Sunday, February 9, 2014

Guest Ranger: Chris Sailor

Well it is already the end of my winter on the Lost Coast of California. To most this sounds like a winter spent in torrential rain and fog, but this was the winter of 13/14, a winter that will go down as driest on record. I was living the “California dream” as some one told me on the trail and spent everyday soaking in the sun with the whole King Range to myself.

My time spent here was as a volunteer wilderness ranger. Still performing all the duties of my summer profession, without the monetary compensation though. But money is not why any of us got into this field of work. I'm one of lucky rambling seasonal rangers from Humboldt State. Free to roam every six months or so to a new wilderness area to work in and protect.
When I start to reflect on what I have learned these past couple of months, I can't help but think on how it relates to the other places that I have had the pleasure of rangering.

In the high desert ranges of Eastern Nevada it was the invasive Cheat Grass that provided the biggest threat to the native flora and fauna. It would burn hot, fast and frequently, until it was the only species as far as the eye could see. I would go from wilderness area to wilderness area tracking its inevitable advance. In the King Range I could relate this to a native species that, aided by fire suppression, turned into the intruder of the grass lands. The Douglas Fir was able to quickly propagate in meadows with the absence of fire, and slowly cover every open area so that wildlife and grass species were forced out. After spending a day removing Douglas Fir from a meadow I noticed half inch growth rings! Unheard of in the high mountain areas I have worked.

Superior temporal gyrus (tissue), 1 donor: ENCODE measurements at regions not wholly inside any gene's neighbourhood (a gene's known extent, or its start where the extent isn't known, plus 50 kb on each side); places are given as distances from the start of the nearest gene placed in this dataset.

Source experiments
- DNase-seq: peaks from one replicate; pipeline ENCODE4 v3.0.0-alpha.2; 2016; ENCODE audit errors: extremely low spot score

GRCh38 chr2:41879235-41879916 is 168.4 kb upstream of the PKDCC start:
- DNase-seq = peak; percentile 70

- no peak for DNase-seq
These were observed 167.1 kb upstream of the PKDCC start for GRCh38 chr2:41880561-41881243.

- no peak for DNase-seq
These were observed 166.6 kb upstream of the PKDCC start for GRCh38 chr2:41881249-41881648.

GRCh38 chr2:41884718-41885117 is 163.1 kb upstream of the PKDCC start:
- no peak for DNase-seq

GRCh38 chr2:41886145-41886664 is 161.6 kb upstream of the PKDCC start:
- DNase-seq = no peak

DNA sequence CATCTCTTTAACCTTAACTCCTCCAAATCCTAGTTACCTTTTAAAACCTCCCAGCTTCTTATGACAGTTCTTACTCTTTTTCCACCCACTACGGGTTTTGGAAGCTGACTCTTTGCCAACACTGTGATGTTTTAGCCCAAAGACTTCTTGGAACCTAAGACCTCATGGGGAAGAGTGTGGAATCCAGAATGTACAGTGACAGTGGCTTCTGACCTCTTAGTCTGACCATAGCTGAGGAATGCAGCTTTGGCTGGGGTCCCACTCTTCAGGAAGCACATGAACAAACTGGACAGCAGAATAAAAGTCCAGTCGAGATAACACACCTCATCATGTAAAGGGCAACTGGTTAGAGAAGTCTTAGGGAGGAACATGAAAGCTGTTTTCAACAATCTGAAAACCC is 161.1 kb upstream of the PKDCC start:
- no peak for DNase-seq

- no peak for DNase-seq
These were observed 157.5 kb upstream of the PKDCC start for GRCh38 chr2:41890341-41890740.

The trail corridors in the King Range receive an incredible amount of rain and sunshine making for a never ending brush battle. The Colorado Rockies have a massive amount of dying and standing dead trees due to the Mountain Pine Beetle. This will provide a daunting amount of trail work for years and years to come.

On the High Sierra, the ever popular John Muir/Pacific Crest trails created areas of concentrated impact so bad that there was not an un-burnt stick on the ground. The King Range's high tide zones and fresh water limitations concentrated overnight use to the mouths of streams. Some so impacted that every available flat space has a tent pad on it.
In Colorado it was the climbing community that provided compliance challenges. In the King Range is was the Surfers............. OK, you get the point. You can draw a seemingly endless amount of similarities from one place to another.

Challenges like these will forever test the resolve of wilderness managers. Easy options such as the use of chain saws, use limits and increased regulation might create a simple solution to many of these management problems. But is administering “quick fixes” what wilderness management about? NO! “The idea of wilderness needs no defense, it only needs defenders!” And strong ones at that. Ones who can creatively come up with solutions that don't jeopardize wilderness character. Ones who can cross 20 trees a day, every day and still have that “bring it on attitude.”

It is our job as the rambling ranger (a.k.a. Future wilderness managers) to take in and absorb all that we can from each wonderful wilderness area and its management. Come into each season with an empty cup so it may be filled by the lessons of the wild. Use these fond memories to aid you in the future management of these pristine lands. So go now and do the “best job in the world” with vigilance and pride for the spirit of all things wild will thank you for an eternity!  

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